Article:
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The road less travelled

The assurance of fully-charged battery packs gave further peace of mind that I'd make it to a rather picturesque camping spot to the west of Swanage that boasts views out over Kimmeridge Ledges and the Jurassic Coast in general. There are myriad campsites dotted all around the Isle of Purbeck but some of the best are privately run establishments that are little more than a spare patch of grass in an expansive farmer's field.

The location for an overnight sleep was somewhere I had stayed before, but I decided to check it out at a less busy time of year. Also, it just so happened to be surrounded by a number of unclassified roads that are perfectly legal to ride on but lack the amenities that most other road users look for - namely some kind of solid surface.

It's a special way to explore the local area and without the thrum of a petrol engine, it's also possible to take in the noises, while other senses are brilliant heightened when riding like this. Admittedly, some of the dog walkers and ramblers I came across looked utterly perplexed, but the fact the bike was battery-powered seemed to immediately curry favour with those also enjoying the land.

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The sun started to lower as I neared the overnight spot and the area was completely deserted. Not another car or soul around for miles. After knocking on the main farm house door and handing over £5 to gain access to the lower field, which was the furthest away from any kind of toilet but has the best views out across the coast, it was time to make camp.

Everything I needed for a comfortable night's sleep fit into the three hard panniers that come as standard with this Black Forest edition, with a sleeping bag, tent and change of clothes stuffing down in to the small plastic boxes neatly.

The farmer followed me down with a bit of firewood and stopped to chat about the bike as we made a decent and thoroughly warming camp for the night. With the fire roaring and the skies clearing slightly, a few of the more obvious stars made an appearance.

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It may have only been a short foray into the world of adventure motorcycling but it was an experience not to forget. Let's just hope battery technology improves over the coming years, so I can venture a bit further.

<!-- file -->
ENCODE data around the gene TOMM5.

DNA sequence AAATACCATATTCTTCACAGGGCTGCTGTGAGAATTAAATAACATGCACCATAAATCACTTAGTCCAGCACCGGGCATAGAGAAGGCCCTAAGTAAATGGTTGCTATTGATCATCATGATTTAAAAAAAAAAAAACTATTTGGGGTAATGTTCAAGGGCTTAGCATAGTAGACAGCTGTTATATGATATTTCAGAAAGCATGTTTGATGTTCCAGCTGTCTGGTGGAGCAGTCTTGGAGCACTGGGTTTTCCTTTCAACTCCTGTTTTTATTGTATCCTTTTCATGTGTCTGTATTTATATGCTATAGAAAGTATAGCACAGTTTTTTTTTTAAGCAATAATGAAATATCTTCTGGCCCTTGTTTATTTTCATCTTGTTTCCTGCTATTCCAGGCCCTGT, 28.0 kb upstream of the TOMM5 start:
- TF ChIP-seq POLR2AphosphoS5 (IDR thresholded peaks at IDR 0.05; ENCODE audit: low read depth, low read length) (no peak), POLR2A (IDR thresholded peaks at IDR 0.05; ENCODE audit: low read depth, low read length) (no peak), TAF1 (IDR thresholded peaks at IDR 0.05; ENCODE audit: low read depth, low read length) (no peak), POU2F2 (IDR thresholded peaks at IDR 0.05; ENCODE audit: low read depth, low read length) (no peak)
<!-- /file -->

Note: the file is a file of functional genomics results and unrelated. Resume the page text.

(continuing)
Now get the gear

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Despite packing down small enough to squeeze into a large motorcycle top box, this time-saving tent from Decathlon is a godsend for anyone who wants to get set-up (and packed down) quickly. Unlike those flimsy "pop up" tents you throw and they spring into life, this clever contraption uses two pull cords to snap the internal framing into place.

It's great quality, too, and with a 2,000mm-rated flysheet and a 5,000mm-rated ground sheet, it's enough to keep the worst of the British weather safely sealed outside. At 4.7kg, it's a little on the heavy side, but there's plenty of room for one adult and some kit in the two-person variant, while the black-out fabric really does keep the morning light out. It's also guaranteed for five years, should that clever pitching mechanism fail.

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Snugpak Softie Expansion 5 Sleeping Bag

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An absolute monster of a sleeping bag for cold climates, this cosy comrade packs down to just 32 x 26cm but comfortably covers temperatures between -15°C and -20°C, which should easily get you through even the harshest UK winters.

A tad overkill? Maybe, but the Elasticated Expander Panel (EEP) means it is possible to quickly open up the bag to make it wider, should you like a bit of room to move around at night, or regulate air flow to cool yourself down. Honestly, even in the dead of winter this thing stays warm, so is perfect for those hardy motorcycle adventures into the Scottish wilderness, for example.

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Bell Moto 3 Helmet

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Ok, so this helmet probably isn’t the most sensible choice for those wanting complete protection from the elements, but the motocross-inspired Bell Moto 3 certainly looks the part and when coupled with a pair of goggles is great for keeping mud out of the eyes and mouth. 

Despite drawing plenty of inspiration from classic off-road helmets of the 1970s, this modern makeover comes with a tri-composite shell, a moisture wicking liner to get rid of sweat and aggressive chin venting to allow better airflow when the heart starts racing.

RichaMotorcycle Camping Zero DS R Black Forest photo 19

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The general fit and versatility of Richa's awesome Atlantic range lends itself to lengthy stints on a motorcycle. Fashioned from 2L and 3L laminated outshell Gore-Tex fabrics for excellent weather protection, yet also packing abrasion resistant Armacor, the pairing keeps riders safe, dry and warm.

There are seemingly endless pockets and stash spots for phones, wallets, ear plugs, maps and anything else you might need, all located in easy reach when riding. There are also high quality 3M reflective panels scattered around both the jacket and pants, adding extra visibility when riding in low light situations.

The kit fits extremely well and exudes quality, with tough YKK zips and thoughtful quick-release Velcro panels incorporated so the wearer can batten down the hatches when it starts tipping it down or open things up to aid cooling.  

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Writing by Leon Poultney.